Judge approves $85M class action against Wal-MartSeveral hundred former and present North Dakota Wal-Mart Stores Inc. employees may see some money flow their way. A Nevada federal court judge gave final approval Wednesday to an $85 million class-action lawsuit against Wal-Mart Stores Inc. amid a wage and hour dispute.
By: Lisa Call, The Dickinson Press
Several hundred former and present North Dakota Wal-Mart Stores Inc. employees may see some money flow their way.
A Nevada federal court judge gave final approval Wednesday to an $85 million class-action lawsuit against Wal-Mart Stores Inc. amid a wage and hour dispute.
Involving 30 states and more than 3 million hourly employees, the suit claimed Wal-Mart employees were asked to work off the clock and breaks were cut short or not given consistently.
“The policy was a little off and didn’t really go with the law,” said Kevin McMillan, assistant to Robert Bonsignore, national lead counsel for the employees. “It’s anything but an isolated occurrence.”
Hourly employees who worked for Wal-Mart in the year 2000 and beyond may file a claim.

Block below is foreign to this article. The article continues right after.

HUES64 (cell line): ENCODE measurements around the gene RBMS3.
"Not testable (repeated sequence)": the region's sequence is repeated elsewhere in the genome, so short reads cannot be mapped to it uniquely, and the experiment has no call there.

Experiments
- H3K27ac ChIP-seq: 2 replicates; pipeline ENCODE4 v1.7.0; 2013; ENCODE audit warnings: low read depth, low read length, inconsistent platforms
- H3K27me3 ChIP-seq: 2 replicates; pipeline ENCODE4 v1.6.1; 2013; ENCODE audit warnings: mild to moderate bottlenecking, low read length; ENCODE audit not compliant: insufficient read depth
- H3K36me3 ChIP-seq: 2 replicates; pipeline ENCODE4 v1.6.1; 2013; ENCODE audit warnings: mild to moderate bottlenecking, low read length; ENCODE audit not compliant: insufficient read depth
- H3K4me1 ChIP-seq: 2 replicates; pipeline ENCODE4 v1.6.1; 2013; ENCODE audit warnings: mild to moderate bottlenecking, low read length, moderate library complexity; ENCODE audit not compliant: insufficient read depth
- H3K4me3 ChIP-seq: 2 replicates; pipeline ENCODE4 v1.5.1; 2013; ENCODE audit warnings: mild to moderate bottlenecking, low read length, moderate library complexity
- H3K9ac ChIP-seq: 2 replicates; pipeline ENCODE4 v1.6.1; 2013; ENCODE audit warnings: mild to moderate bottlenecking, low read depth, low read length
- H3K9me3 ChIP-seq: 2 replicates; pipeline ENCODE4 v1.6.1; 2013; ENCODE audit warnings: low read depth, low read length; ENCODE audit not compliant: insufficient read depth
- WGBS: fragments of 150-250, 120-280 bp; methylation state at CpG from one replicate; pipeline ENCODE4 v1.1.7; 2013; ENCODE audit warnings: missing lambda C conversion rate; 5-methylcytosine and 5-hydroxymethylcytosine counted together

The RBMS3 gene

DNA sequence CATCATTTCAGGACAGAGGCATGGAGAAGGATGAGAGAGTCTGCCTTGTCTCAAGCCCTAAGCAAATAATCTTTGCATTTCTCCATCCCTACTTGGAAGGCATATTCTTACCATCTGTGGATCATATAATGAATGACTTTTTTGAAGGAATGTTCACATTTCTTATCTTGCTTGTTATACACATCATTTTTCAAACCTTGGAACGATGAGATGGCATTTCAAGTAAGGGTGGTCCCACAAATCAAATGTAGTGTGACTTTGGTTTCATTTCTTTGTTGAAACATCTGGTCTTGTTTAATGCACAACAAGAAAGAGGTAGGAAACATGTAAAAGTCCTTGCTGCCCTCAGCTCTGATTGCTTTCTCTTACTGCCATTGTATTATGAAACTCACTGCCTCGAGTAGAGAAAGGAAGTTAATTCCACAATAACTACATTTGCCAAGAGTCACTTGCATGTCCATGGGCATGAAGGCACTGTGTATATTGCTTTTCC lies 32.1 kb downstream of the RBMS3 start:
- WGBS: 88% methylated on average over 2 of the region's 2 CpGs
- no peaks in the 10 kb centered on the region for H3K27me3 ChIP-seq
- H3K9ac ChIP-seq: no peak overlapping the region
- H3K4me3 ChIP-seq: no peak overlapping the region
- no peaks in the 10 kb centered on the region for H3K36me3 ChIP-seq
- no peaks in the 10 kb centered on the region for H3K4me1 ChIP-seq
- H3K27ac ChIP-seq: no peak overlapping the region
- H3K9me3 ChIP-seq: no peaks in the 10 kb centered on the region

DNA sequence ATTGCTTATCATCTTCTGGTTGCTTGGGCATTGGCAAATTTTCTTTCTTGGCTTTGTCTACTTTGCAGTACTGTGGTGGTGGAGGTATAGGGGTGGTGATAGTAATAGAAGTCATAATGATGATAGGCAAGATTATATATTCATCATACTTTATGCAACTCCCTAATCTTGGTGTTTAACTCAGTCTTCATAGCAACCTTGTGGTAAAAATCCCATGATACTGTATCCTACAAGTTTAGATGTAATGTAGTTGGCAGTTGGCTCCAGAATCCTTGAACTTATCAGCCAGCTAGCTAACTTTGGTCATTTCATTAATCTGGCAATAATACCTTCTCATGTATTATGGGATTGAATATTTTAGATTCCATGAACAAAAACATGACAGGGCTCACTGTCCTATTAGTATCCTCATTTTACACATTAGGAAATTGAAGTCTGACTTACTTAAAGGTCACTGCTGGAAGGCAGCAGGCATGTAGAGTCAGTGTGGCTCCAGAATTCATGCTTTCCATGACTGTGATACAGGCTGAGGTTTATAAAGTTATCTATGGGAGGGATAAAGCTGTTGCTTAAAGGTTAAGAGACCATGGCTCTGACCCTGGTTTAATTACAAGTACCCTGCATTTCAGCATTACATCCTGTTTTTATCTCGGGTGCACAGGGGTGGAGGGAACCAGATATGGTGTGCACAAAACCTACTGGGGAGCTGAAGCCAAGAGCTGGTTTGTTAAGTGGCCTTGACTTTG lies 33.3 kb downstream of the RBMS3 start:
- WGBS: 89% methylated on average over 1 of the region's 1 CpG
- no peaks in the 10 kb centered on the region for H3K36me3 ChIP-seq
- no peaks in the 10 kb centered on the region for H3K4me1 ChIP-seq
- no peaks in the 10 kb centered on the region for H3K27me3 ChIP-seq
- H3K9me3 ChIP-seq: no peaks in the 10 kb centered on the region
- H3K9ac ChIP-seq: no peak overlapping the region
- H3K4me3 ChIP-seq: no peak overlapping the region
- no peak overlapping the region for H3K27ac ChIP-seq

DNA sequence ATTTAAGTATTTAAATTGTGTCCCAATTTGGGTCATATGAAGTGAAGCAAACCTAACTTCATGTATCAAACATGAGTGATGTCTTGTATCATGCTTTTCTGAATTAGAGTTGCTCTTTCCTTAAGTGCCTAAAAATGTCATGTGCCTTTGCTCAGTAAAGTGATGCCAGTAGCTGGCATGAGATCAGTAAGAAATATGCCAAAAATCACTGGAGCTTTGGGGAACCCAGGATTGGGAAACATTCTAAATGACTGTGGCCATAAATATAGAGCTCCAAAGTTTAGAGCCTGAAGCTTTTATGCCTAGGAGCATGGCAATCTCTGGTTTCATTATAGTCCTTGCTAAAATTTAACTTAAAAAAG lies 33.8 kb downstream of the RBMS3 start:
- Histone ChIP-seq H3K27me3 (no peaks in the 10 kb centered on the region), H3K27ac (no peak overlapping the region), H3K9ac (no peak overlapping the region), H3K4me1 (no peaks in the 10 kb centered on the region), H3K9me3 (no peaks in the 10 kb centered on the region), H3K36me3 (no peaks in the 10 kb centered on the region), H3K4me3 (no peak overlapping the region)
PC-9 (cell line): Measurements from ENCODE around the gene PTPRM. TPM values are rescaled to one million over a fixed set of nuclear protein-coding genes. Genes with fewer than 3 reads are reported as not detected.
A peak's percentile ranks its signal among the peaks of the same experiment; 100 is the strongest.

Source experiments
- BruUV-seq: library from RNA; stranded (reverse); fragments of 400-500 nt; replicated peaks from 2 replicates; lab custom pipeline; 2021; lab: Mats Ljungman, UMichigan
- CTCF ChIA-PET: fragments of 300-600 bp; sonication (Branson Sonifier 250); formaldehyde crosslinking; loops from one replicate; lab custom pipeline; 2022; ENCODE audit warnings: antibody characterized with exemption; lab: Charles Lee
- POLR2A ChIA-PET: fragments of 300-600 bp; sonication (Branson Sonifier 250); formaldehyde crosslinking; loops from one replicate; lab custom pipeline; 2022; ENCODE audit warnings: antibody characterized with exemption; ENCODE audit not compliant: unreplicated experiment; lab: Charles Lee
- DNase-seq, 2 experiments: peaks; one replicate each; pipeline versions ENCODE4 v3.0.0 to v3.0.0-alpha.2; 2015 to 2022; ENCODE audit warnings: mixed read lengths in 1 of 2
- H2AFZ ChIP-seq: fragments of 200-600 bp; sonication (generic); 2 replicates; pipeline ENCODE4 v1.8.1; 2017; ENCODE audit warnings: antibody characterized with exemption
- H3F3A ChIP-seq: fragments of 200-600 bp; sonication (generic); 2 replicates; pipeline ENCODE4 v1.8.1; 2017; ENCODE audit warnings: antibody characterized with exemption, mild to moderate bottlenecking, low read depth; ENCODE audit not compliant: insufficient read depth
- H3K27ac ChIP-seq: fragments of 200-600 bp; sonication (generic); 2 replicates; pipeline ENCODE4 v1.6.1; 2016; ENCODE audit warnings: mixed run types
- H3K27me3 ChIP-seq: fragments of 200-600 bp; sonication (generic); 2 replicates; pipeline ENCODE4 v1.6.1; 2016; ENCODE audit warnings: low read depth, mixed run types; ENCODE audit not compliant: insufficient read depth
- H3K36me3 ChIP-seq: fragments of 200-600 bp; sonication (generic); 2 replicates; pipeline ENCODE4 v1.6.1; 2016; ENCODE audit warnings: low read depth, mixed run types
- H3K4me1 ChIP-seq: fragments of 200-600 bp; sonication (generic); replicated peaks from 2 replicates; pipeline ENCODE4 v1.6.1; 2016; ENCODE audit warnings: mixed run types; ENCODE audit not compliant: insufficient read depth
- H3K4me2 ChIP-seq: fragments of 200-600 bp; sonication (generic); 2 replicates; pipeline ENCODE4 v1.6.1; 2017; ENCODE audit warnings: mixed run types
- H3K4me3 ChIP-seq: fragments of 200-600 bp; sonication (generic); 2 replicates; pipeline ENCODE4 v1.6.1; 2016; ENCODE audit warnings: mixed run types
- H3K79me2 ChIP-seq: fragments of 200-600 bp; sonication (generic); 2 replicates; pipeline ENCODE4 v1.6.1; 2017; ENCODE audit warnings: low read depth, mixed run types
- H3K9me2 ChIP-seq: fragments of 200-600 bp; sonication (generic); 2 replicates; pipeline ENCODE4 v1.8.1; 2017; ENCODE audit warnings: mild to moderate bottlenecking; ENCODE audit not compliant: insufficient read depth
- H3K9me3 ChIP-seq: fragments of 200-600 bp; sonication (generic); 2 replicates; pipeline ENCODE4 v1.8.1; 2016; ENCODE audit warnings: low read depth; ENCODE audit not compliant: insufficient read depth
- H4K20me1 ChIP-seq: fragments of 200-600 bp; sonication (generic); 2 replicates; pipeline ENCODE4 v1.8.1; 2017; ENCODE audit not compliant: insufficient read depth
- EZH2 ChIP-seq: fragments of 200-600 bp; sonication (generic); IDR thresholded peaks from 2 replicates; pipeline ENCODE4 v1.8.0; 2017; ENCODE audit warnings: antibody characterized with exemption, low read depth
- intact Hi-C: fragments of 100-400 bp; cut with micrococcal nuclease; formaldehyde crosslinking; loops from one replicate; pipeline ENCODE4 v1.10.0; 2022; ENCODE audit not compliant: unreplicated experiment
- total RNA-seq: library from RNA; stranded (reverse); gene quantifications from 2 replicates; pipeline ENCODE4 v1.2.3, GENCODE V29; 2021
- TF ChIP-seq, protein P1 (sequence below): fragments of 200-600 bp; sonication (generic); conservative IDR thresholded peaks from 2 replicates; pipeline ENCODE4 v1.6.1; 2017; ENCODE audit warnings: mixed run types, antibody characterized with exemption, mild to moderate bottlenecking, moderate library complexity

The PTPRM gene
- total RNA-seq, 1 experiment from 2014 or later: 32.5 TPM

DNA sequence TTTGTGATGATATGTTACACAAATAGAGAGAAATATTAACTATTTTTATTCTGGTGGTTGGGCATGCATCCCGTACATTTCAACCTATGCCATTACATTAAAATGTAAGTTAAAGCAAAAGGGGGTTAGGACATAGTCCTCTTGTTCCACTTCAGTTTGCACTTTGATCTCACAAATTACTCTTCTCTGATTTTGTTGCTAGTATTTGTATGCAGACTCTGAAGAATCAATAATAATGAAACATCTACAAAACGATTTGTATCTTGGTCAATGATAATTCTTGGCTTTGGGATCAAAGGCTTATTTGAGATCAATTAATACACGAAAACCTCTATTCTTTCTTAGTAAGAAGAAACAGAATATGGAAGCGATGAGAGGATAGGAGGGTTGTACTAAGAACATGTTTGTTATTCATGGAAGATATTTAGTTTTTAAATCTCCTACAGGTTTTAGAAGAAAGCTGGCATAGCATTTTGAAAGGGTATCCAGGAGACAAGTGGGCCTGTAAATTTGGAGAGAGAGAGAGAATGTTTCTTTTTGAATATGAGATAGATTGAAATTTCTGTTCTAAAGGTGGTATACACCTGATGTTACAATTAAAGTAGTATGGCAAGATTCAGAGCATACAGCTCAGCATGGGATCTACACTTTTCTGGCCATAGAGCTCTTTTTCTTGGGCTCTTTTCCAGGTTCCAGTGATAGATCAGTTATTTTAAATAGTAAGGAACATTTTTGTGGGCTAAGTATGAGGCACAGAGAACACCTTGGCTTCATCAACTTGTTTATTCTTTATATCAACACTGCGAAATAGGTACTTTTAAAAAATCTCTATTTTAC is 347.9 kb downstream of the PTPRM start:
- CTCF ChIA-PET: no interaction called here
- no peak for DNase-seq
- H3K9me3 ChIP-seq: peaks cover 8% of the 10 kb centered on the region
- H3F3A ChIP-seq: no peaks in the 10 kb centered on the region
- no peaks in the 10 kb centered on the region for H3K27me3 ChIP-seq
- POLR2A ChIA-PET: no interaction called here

“They were requested to take shorter breaks,” said Mike Miller, a Fargo-based attorney and North Dakota counsel for the suit.“That’s the primary focus of the overall settlement — is those cases.”
Rose Kostelecky, a 19-year-veteran employee of Dickinson’s Wal-Mart Supercenter, said she has never been asked to work off the clock.
“I have never, myself, never ever worked off the clock,” Kostelecky said. “They’re very strict about that. I know that nobody here does.”
While it is nearly impossible to know if the incidents occurred at every Wal-Mart store, there is enough evidence to show that it happened, Miller said.
“Wal-Mart is not admitting they did anything wrong,” Miller said. “But litigation is litigation. We feel it’s better to settle it at this point than go forward with it any further.”
The last day for eligible North Dakota Wal-Mart employees to submit a request for a portion of the settlement is Nov. 9, according to a press release.
Employees have 30 days after the entry of judgment to file an appeal, Miller said.
“The people that are part of it can protest it if they’re not in agreement with it,” Miller said. “If in fact somebody objects, it could definitely delay payment for quite some time.”
Management at Dickinson’s Supercenter Wal-Mart declined comment.
Michelle Bradford, senior manager of corporate communications at Wal-Mart headquarters in Bentonville, Ark., said the company has no further comment beyond a December 2008 press release.
“Resolving this litigation is in the best interest of our company, our shareholders and our associates,” said Tom Mars, executive vice president and general counsel, in the release. “Many of these lawsuits were filed years ago and the allegations are not representative of the company we are today.”